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The Osiris Club - The Wine-Dark Sea album review

Consolidating second from beaked brotherhood

The Osiris Club - The Wine-Dark Sea album artwork

There are a couple of things that strike you upon encountering London’s The Osiris Club. First off, they customarily perform while dressed as medieval plague doctors. Now, for those who’ve never had cause to have their swollen buboes looked at by time-travelling 14th-century quacks, this is quite the look: part-Goth Womble, part-Spy Vs. Spy, all pointy nose-cone and voluminous cowl. Secondly, they’re not averse to post-Crimson instrumental complexity. All well and good: they’ve certainly come to the right magazine for that kind of caper. But point A does tend to render point B almost impossible. Executing a stunt tempo change while packing shedloads of notes into every lick is one thing, but when you can’t see your fretboard for your cardboard hooter? Well, you’ve got to take your hat off to them. Nothing drastic’s happened between 2014’s Blazing World debut and The Wine-Dark Sea’s nine eloquent and accessible tracks. Sean Cooper’s vocals recall Brian Molko with fewer shards of glass in his caw, while his accompanying Club offer an HP Lovecraft-haunted refinement of avant-metal, all dark sci‑fi cinematics, compositional curveballs and rich harmonic rewards.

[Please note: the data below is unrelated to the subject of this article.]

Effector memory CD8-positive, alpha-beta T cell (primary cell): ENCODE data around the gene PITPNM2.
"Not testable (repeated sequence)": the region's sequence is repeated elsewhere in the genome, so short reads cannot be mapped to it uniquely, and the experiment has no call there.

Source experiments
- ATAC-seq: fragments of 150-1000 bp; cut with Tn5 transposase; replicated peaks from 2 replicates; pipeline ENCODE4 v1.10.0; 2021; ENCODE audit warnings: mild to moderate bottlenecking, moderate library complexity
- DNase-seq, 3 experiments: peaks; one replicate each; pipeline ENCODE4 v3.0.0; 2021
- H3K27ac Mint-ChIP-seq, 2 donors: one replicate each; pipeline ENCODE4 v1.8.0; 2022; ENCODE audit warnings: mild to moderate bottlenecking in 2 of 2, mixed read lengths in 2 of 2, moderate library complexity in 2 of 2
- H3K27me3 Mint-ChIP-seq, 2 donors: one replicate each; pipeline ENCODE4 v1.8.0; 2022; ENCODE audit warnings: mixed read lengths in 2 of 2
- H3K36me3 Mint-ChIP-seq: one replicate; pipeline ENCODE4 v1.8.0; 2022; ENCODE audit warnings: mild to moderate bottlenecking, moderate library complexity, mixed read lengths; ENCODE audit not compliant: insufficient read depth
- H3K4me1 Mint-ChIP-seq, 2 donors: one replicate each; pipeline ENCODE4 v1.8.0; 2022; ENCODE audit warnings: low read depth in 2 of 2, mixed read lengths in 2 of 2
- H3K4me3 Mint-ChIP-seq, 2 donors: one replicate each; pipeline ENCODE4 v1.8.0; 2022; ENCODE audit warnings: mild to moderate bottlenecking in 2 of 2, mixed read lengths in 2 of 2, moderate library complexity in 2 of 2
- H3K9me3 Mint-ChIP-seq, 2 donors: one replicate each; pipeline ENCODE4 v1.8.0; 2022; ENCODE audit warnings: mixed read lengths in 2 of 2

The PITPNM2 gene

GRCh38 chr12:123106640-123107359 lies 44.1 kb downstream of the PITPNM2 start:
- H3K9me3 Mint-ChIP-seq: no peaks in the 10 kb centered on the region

Ian Fortnam

Commissioning both album reviews and live reviews, Classic Rock reviews editor Ian has been fearlessly filtering the rock from the cock since 2003.